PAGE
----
Blueprint engines vs stock engines

What exactly makes a blueprint engine blueprinted. What gets done to it, and can it be done later down the line on a stock engine say after/ during a rebuild.

It’s a very subjective term. What class are you referring to?

The ka100 class or the x-30 class


Generally speaking, mass production can sometimes produce parts that are within allowable tolerances, but outside the more ideal parameters for best performance. So, a crank that’s within tolerance may not necessarily be optimally balanced, & blueprinting can correct this. Fine honing a cylinder to more “perfect” round & matching it to a dimensionally closer piston is another example. It’s all about improving performance.

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Is balancing the crank considered engine blueprinting or just crank balancing?

Rotax (X30 and KA too) regulations generally state this

“The engine must be raced in standard form as manufactured and supplied by Rotax unless otherwise
stated. Filing, grinding, polishing, surface treating, machining or lightening of any component is
forbidden unless otherwise stated. The addition of material to any component is not allowed unless
otherwise stated. All parts used in or on this engine must be of original manufacture or source as
supplied by Rotax except where expressly allowed.”

Does this not limit the potential of any kind of extensive blueprinting? Sure you can match some parts, but you are limited in scope.

As James alluded to it’s a subjective term and very controversial int he engine building world. I am not an engine builder, but my assumption is these spec engines generally can’t really be blue printed (in the traditional sense). I recall a TKM engine builder getting banned for what he considered ‘blueprinting’. It was technically illegal but he wasn’t tuning the engines.

To the latter part of your question on of blueprinting can be done later, the answer is yes.

Also, you’ll be glad to know the the KA100 and x30 are pretty damn good out of the box.

Engines from older manufacturing processes like the Yamaha KT100 however needed significant work to being them up to speed.

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As Spencer noted, blueprinting generally refers to a builder honing or machining parts of the engine (where allowable) to bring them into the optimal legal spec as defined by the rules, by getting rid of manufacturing variances.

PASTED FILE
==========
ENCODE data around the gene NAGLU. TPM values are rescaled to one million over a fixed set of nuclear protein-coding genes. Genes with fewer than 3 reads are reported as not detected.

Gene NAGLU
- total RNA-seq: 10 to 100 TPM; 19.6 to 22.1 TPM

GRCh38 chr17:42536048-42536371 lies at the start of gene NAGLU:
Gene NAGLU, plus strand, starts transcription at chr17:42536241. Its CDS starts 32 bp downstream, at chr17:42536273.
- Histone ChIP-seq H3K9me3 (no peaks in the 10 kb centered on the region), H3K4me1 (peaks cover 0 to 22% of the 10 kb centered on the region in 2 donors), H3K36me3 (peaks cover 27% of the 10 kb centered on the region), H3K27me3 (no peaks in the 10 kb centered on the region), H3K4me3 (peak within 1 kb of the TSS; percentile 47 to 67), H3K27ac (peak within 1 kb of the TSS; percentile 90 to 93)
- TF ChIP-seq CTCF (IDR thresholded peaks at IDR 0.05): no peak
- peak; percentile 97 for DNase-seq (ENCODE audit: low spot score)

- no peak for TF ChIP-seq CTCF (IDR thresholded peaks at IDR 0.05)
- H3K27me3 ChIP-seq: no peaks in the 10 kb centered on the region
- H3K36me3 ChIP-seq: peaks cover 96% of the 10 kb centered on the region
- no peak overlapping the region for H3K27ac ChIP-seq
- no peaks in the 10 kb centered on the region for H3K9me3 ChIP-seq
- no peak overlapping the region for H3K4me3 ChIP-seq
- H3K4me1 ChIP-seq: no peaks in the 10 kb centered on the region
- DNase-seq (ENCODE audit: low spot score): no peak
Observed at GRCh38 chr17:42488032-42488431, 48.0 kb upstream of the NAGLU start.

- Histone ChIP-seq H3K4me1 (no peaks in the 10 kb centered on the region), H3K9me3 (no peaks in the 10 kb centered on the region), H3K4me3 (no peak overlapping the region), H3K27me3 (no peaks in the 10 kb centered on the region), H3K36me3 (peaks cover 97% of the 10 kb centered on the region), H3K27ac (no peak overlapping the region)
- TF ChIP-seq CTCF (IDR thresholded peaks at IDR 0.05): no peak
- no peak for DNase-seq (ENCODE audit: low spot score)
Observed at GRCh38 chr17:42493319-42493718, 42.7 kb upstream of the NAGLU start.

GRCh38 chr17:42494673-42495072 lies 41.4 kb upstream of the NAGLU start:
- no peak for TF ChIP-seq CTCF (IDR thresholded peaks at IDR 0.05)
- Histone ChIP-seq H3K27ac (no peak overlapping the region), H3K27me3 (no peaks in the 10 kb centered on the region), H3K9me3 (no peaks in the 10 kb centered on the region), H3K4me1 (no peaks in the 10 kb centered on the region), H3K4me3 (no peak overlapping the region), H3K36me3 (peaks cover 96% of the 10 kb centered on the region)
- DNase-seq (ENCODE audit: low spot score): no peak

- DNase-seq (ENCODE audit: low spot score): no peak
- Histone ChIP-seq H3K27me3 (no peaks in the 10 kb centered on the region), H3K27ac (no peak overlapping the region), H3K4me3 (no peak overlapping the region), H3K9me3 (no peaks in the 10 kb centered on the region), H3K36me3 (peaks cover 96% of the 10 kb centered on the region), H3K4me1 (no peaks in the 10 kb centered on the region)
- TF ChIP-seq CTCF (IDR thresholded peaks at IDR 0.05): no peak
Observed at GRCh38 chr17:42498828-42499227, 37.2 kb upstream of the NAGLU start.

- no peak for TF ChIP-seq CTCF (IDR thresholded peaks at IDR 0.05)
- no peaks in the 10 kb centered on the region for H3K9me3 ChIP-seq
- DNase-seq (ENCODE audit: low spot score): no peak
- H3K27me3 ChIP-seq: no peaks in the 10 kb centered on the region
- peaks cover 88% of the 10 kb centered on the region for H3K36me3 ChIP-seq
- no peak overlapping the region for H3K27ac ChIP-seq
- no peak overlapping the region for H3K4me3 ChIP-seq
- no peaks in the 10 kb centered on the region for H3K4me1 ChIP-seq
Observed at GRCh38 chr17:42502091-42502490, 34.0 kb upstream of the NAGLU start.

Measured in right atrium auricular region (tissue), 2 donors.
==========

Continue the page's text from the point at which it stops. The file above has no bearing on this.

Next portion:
As noted, there isn’t a ton to gain in KA or X30 by blueprinting, as tolerances are pretty good from the factory, but certainly there is some to be gained there. Probably not totally necessary if you aren’t running national-level stuff. A lot has changed since 2017 when KA was first introduced here, but I’ve mentioned that I ran a stock KA at the national level and was on the podium multiple times with it. So it wasn’t completely necessary then. But I’m sure builders have found new areas to play with in the last 5 years.

On this subject…might a tuner that sells new motors also be cherry-picking based on an initial run on the dyno? Even though the new motors have tight tolerances I am sure there are some that are better than others.

Yes, this happens. (20 chars)

Yes. In Rotax, and it’s starting to happen again here int he UK due to popularity rise, teams will buy in a ton of motors and mix and match. In X30 similar things happened. The difference in parity between X30 partly started the wave of drivers back to Rotax… and the cycle began again.

Are blue printed engines already broken in during the blue printing process?

Technically, blue printing and breaking-in/dyno-validating are two different things. However, any engine builder who is not doing both is not doing their job.

I was thinking about that NOS blue printed X-30 I picked up from Ocala Grand Prix before they shuttered their doors. Hour meter read zero so that’s why I was curious.

Pull the spark plug and see if it has run at all. Probably has.

We don’t put the hour meter on til after break in. I don’t need customers questioning “did you go too long? Not long enough?”


Comet does the same. Mine came back from being rebuilt and the timer was at 0:00, but it had obviously been broken in on the dyno.

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Thanks guys, like I said, I got this engine a year ago but its just been in the gun safe till I decide when I want to pull the 206 off and start playing in 2 stroke. But I am very naive in all things 2 stroke.

The use of time as a maintenence interval parameter is sort of a curious choice, as fuel usage is probably a more accurate metric since it accounts for both run time & the inertial load on the engine.

More accurate metric, but a metric that is more of a pain in the arse to record. :slight_smile:

Maybe someone should market a small fuel flow totalizer that could be installed inline. :person_shrugging: Probably be hard to do one that wouldn’t mess with the fuel flow too much.

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I’ve brainstormed this a few times but never really saw anything that would work. Could be my lack of knowledge in the area though.

EFI could do it :smiley: